Our consumer panel teaches us that they would like to follow the USDA Dietary Guidelines, but could us a little help from their supermarket.
Every five years, the USDA updates the Dietary Guidelines for Americans, and 2010 marked the year for the latest recommendations. The new guidelines push a more plant-based diet as research has shown that Americans are not getting enough fruits and vegetables. Developed to tackle America's obesity epidemic, the guidelines also call for reductions in salt, fat and sugar and encourage management of portion sizes. We wanted to know how shoppers feel about following the guidelines and how helpful they feel their supermarkets are in doing so. Here is what we found.
When asked how much attention shoppers pay to the USDA Dietary Guidelines, we found that 42% try to follow them as a long-term healthy way to eat. That's quite a lot considering how widespread obesity has become in this country. Perhaps many "try" to follow the guidelines, but need a little more help in succeeding and following through? Another 32% say they read them, but the guidelines don't influence what they choose to eat. Once again, in this case, maybe these shoppers are interested in healthier eating, but finding it hard to apply to their diets. Eighteen percent say the have little to no interest in the guidelines, and 11% admit that they try to follow them but end up slipping into old habits.
When it comes to their local supermarket, 42% of our consumer panel say their store makes it easy for them to find and buy foods that meet the Dietary Guidelines, and 14% say their store makes them hard to find. However, 46% answered that they are "not sure," suggesting that many shoppers are not making connections with the guidelines when they are buying foods. In a separate question, 49% say they would like it if their supermarket made it easier for them to follow the guidelines, and 65% of our panel believe that the guidelines apply to the whole family regardless of age.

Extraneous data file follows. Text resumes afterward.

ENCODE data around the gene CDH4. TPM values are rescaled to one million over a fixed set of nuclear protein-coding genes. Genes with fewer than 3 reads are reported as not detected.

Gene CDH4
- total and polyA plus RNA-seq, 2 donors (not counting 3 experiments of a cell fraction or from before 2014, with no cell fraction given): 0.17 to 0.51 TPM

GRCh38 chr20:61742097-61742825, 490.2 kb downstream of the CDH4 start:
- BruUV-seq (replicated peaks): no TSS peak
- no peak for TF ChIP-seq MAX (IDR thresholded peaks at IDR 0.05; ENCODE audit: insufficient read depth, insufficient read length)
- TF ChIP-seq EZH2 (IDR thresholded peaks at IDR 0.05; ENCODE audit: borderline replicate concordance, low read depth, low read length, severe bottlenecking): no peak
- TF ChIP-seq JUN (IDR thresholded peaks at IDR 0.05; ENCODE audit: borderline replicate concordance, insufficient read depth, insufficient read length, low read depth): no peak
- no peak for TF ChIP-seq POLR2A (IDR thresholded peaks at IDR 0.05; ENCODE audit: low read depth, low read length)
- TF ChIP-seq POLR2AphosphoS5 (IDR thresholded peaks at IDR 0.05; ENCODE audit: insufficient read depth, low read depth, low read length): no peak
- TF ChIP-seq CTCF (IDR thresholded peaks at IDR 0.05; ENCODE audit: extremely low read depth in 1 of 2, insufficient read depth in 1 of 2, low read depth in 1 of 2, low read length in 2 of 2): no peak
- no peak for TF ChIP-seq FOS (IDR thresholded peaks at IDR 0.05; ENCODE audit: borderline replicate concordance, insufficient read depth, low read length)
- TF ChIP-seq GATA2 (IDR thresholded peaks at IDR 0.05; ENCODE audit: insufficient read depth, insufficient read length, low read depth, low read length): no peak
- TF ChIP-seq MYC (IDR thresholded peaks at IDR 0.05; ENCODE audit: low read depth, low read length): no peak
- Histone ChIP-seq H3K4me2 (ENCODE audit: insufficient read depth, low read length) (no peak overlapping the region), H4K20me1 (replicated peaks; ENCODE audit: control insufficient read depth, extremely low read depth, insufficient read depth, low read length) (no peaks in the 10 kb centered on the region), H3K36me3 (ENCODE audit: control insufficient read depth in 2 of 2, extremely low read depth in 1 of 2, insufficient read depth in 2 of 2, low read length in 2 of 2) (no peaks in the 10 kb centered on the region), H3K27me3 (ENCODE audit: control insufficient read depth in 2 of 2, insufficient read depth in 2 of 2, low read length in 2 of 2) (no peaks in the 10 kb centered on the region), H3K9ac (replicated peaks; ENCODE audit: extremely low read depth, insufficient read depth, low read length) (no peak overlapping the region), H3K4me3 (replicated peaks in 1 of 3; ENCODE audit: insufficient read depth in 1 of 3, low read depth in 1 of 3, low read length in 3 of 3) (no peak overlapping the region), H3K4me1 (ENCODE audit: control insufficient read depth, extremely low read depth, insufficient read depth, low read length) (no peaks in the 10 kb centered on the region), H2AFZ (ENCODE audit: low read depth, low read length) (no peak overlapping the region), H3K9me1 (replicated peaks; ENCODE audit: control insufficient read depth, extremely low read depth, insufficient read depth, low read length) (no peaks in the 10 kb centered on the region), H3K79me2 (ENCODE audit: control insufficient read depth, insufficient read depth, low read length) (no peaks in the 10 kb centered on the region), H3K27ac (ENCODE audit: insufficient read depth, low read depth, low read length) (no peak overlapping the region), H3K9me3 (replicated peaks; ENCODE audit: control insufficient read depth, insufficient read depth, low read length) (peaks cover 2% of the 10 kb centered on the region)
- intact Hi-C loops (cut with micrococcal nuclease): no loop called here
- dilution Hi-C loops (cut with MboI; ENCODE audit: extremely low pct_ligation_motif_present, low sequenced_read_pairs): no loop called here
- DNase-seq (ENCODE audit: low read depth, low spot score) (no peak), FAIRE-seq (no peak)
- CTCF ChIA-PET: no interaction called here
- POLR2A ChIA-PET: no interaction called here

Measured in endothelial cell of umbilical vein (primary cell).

Although some people claim they try to follow the guidelines or don't follow them at all, 36% say they would only have to change their eating slightly in order to follow the guidelines. Twenty-four percent say "moderately", and four percent say "significantly. Another 24% say they would not have to change their eating at all.
Most of our panel feels that the USDA should be issuing these guidelines with 42% believing "we can all use some expert advice" and 27% saying "it's in the nation's best health interest." And in another question, 32% said they want to see the guidelines reinforced in school classrooms, and another 42% say they should also improve cafeteria food and vending machine choices that follow these guidelines.
Retailers can learn from this panel that their shoppers are interested in how the Dietary Guidelines can be applied in their households, but their answers also suggests that there is more opportunity for stores to connect with their shoppers by offering ways to meet these Guidelines. A store dietitian or nutritionist could be an excellent resource for educating shoppers. How about food pairings that help shoppers create meals that cover food groups. Or how about food substitution suggestions for lowering salt or sugar (for example, try frozen yogurt instead of ice cream for dessert), giving shoppers options when trying to meet the guidelines but also satisfying their taste buds. Customers will appreciate the service and the shopping experience when they have added guidance in the store.